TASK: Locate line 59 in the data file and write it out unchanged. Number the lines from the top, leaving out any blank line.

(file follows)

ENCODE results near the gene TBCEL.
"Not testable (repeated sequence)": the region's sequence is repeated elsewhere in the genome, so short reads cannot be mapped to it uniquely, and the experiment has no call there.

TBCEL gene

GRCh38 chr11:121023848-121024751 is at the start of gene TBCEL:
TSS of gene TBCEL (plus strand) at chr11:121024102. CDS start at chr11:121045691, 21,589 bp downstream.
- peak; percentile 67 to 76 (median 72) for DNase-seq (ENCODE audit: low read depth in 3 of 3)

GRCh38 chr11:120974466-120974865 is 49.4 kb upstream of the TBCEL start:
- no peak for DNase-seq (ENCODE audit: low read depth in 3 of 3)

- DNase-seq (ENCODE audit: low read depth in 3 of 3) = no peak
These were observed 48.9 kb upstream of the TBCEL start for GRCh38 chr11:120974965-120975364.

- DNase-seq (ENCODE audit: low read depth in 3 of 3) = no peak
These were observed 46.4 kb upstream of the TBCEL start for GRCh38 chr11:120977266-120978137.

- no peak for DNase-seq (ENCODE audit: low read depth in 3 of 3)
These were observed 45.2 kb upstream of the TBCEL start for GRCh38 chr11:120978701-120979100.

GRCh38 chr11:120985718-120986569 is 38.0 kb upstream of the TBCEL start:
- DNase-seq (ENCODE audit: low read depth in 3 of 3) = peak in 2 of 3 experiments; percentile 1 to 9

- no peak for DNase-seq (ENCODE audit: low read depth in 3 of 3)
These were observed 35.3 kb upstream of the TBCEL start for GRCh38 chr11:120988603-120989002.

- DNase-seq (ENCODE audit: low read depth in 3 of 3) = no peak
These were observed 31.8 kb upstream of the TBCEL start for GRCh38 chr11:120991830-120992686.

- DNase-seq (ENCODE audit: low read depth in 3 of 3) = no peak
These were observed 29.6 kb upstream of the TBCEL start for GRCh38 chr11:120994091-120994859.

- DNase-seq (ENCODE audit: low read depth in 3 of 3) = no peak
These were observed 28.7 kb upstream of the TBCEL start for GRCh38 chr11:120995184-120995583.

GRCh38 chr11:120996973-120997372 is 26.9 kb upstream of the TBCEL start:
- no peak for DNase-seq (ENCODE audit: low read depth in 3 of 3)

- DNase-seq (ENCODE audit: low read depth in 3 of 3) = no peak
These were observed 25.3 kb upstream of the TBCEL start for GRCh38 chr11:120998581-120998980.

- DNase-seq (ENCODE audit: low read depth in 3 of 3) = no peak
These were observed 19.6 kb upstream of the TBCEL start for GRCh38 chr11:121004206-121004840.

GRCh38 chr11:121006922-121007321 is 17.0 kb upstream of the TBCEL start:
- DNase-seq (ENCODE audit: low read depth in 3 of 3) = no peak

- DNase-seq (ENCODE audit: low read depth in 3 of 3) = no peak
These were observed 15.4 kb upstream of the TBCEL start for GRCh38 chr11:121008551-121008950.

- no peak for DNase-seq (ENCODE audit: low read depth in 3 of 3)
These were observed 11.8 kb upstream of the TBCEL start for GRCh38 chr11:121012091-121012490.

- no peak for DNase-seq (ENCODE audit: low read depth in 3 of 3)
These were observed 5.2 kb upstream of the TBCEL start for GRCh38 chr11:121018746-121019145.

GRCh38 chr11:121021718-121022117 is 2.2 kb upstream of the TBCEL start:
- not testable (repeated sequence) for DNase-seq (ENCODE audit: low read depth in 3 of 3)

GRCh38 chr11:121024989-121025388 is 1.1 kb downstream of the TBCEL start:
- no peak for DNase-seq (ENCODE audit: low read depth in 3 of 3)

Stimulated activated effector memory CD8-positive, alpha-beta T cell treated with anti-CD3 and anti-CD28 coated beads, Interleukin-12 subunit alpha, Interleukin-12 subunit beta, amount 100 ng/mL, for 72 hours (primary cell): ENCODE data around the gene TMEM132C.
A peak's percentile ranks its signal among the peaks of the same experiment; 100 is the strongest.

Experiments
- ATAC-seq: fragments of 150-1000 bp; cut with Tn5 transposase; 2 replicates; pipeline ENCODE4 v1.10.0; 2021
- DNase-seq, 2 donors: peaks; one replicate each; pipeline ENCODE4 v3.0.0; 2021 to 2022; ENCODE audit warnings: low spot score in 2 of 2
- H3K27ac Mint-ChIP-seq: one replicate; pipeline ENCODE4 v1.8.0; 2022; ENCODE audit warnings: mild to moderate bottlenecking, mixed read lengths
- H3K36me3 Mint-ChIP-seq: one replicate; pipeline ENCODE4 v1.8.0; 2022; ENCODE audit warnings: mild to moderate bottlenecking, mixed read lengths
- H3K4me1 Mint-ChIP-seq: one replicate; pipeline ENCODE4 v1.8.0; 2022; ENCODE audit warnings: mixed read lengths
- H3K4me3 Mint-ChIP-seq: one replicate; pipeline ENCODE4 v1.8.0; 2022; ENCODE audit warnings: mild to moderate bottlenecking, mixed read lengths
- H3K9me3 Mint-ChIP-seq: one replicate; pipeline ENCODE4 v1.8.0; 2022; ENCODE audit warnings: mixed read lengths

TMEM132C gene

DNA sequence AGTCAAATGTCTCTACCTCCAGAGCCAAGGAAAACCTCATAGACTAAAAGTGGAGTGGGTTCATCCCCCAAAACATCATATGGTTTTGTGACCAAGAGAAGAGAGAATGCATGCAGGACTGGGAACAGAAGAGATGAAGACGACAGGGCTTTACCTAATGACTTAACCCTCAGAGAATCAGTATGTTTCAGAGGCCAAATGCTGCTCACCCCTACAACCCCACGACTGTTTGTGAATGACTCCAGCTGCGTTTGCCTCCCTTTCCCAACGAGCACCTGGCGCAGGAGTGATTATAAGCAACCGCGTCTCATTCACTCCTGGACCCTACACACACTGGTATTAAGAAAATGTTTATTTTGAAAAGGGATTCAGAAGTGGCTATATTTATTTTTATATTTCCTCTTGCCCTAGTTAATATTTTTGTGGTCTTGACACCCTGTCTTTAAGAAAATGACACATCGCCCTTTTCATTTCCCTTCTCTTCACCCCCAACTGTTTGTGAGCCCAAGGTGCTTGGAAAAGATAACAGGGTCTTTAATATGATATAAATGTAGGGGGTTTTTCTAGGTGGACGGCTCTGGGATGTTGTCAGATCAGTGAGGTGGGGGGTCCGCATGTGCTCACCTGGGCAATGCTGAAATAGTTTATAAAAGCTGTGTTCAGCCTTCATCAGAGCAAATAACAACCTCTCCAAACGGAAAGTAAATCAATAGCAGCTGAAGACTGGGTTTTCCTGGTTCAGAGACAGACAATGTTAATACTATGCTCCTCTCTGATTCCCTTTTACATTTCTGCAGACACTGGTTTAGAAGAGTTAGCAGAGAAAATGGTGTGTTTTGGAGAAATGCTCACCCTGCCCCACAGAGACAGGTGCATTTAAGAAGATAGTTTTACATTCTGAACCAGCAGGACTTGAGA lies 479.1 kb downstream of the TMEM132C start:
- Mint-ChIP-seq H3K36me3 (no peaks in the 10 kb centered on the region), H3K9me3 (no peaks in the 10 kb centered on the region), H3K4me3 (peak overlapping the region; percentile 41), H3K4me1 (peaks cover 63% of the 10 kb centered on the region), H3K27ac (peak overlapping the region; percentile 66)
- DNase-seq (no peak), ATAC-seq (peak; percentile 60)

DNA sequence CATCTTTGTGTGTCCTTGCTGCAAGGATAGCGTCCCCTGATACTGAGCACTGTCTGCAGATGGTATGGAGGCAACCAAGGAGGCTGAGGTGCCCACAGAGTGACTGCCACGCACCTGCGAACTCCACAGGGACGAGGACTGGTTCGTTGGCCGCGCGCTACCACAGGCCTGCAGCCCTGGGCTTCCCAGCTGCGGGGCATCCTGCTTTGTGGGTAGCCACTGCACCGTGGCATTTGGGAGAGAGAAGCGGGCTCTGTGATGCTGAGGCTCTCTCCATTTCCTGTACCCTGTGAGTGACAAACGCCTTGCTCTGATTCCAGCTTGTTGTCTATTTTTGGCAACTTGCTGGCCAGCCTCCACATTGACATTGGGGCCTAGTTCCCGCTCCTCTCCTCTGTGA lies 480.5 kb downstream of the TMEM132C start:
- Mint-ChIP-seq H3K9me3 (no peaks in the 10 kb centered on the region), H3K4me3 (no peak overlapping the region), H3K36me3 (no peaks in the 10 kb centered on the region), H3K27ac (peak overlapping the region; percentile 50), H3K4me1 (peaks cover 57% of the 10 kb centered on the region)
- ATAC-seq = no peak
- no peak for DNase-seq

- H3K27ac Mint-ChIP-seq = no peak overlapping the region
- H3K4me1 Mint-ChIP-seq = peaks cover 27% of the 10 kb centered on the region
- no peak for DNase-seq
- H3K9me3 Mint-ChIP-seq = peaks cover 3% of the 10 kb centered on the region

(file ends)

- ATAC-seq = no peak